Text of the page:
The Stooges

The Weirdness

(Virgin; 2007)

By David M. Goldstein | 30 December 2007

Please. I’m not about to go British music press on your ass to convince you that the new Stooges record is actually good. It’s not. But it’s hardly going to “put a real chink in this great band’s legacy” (here’s looking at you, AMG) either, whatever the hell that means. This is a band responsible for three unbelievably visceral rock albums, each of which can be argued for Greatest Rock Record Of All Time status, the last having been released 34 years ago. They’re credited with inventing punk rock; the Stooges have absolutely nothing left to prove. Are rock and roll historians really going to give a shit that this comeback record is generally lame?

It would have been a pleasant surprise if The Weirdness ended up resembling, say, ONoffON (2004), but anyone who’s listened to more than 20 seconds of any Iggy Pop solo record since 1977 knows this was an impossibility. Instead, Stooges fans get something more along the lines of Jane’s Addiction’s Strays (2003); that is, an album that’s completely unnecessary aside from an outlet to keep the band from feeling guilty about touring without any new material. And like the Jane’s record, while The Weirdness doesn’t begin to approach the quality of its source material, it rocks just hard enough to keep from being a complete embarrassment, containing two or three respectable tracks for the diehards alongside a bevy of uninspired ones.

In fact, if Iggy Pop had the sense of mind to credit The Weirdness to himself alone as opposed to using The Stooges moniker, I’d probably have raised the score by a few points. This is because it really does best anything Iggy’s released in the last 15 years, although this is more of a commentary on the sheer awfulness of his solo records than anything else. Of course, it’s not for nothing that his backing band consists of the same dudes responsible for Fun House (1970). Ron Asheton under-utilizes the wah pedal relative to his band’s salad days, but it’s still completely brutal when audible, and brother Scott benefits from the cavernous drum sound that naturally flows from Steve Albini behind the boards. The ever-dependable Mike Watt fills in on mostly inaudible bass duties, and Albini keeps it sounding raw. Sonically, there’s really little to complain about.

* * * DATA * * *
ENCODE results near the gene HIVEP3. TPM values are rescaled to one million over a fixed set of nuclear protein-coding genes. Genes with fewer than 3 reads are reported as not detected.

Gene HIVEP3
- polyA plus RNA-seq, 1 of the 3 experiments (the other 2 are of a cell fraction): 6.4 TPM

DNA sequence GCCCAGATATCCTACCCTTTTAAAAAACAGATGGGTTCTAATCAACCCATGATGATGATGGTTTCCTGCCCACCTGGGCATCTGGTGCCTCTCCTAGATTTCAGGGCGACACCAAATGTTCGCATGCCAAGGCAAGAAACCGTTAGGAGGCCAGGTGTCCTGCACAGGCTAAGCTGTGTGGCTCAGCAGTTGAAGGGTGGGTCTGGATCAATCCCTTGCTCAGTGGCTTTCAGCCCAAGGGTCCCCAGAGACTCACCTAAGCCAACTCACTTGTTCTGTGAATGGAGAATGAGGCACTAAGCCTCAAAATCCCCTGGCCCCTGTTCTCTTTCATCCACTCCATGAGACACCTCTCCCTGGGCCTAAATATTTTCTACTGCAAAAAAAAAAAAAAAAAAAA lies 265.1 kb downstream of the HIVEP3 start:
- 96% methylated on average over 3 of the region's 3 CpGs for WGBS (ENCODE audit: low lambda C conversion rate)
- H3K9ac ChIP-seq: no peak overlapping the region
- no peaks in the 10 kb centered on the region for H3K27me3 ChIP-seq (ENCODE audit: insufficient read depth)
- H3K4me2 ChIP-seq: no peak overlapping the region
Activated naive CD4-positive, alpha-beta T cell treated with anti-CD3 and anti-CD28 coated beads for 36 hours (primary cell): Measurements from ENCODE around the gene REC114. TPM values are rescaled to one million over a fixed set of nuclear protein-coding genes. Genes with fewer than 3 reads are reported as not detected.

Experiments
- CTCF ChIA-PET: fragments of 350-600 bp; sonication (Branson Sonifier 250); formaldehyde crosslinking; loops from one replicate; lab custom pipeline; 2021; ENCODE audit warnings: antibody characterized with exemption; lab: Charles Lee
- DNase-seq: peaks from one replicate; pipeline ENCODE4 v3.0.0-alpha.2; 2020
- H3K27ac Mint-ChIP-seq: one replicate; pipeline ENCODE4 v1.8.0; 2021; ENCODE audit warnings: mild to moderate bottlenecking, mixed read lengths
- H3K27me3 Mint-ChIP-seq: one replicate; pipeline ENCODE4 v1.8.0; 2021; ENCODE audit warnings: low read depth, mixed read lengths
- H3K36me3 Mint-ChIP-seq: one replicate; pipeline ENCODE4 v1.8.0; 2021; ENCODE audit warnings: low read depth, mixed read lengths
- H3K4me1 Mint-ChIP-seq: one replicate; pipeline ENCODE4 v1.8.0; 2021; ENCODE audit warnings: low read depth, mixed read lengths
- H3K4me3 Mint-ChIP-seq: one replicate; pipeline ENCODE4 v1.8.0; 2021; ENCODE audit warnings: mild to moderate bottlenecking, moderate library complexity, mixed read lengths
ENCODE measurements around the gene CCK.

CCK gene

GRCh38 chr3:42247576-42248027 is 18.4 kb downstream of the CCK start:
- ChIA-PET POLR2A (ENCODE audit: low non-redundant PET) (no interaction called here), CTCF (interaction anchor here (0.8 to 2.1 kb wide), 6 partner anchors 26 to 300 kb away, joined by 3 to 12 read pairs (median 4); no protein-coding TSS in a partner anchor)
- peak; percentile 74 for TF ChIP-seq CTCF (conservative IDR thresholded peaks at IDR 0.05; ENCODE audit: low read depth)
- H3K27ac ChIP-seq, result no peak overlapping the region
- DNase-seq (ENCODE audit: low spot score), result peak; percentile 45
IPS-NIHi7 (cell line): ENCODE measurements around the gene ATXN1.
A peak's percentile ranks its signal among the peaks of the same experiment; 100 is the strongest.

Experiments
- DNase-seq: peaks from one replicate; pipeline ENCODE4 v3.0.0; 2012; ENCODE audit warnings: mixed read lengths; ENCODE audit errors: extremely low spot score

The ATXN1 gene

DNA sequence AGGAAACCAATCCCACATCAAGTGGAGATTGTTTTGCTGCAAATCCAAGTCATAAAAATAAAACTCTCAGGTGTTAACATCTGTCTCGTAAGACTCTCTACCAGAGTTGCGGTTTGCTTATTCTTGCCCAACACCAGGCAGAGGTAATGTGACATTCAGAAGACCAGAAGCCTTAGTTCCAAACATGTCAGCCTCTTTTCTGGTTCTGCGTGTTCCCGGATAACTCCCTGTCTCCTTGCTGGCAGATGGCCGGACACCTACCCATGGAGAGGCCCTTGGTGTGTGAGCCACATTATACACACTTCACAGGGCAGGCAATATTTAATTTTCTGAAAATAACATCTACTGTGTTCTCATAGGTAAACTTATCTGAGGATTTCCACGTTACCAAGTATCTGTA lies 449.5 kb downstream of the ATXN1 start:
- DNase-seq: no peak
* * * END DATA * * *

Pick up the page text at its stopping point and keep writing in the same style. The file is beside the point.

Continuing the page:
But the songs themselves aren’t so much unlistenable as just a little sad, highlighting the fact that Iggy Pop is less-than-scary nowadays, and his voice is shot to hell. As for lyrics, well, he seems to have forgotten that part of the strength of The Stooges (1969) and Fun House (1970) lay in their lyrical economy, with Pop’s blood-curdling screams and Ron Asheton’s solos speaking far louder than actual words, of which there were relatively few. In contrast, there’s literally more phrases in The Weirdness’s first two songs than on all of The Stooges first two albums, the majority of the stanzas now dealing with Iggy’s wealth, considerable sexual prowess, and girls of all kinds, notably African-American ones (“can’t resist!”) and harpies who take his money (“and immediately bank it”). Really, I’m as impressed as anyone that Iggy’s penis is still capable of “turning into a tree” at age 59 considering all the drugs he did in the 70s, and yours truly feels a little sheepish complaining about questionable lyrics after having professed his love for the last Chili Peppers record. But listening to these inane lyrics, shouted completely out-of-tune over faceless metal riffing, actually brings the Wesley Willis Fiasco to mind, which I have to assume wasn’t the plan (although Wes was the world’s biggest Albini fan when he was alive).

It’s not a total loss. The requisite misogyny of “She Took My Money” is fun because Iggy Pop sounds like Axl Rose when he rants about a woman who gives him the “pussy-whipped dizeeze!” and converts his money into a “diamond mine,” while Ron Asheton finally rips shit up on the wah pedal. “Trollin” is an appealingly primal stomp, and album-enders “Passing Cloud” and “I’m Fried” both feature surprising levels of chaos (and Steve Mackay saxophone) that would have been welcome on the rest of the album. But it speaks volumes that the latter song -- and I can’t even begin to make this up -- name checks the “Sunday Styles” section of the New York Times. Apparently Iggy is too fried to read it. Damn.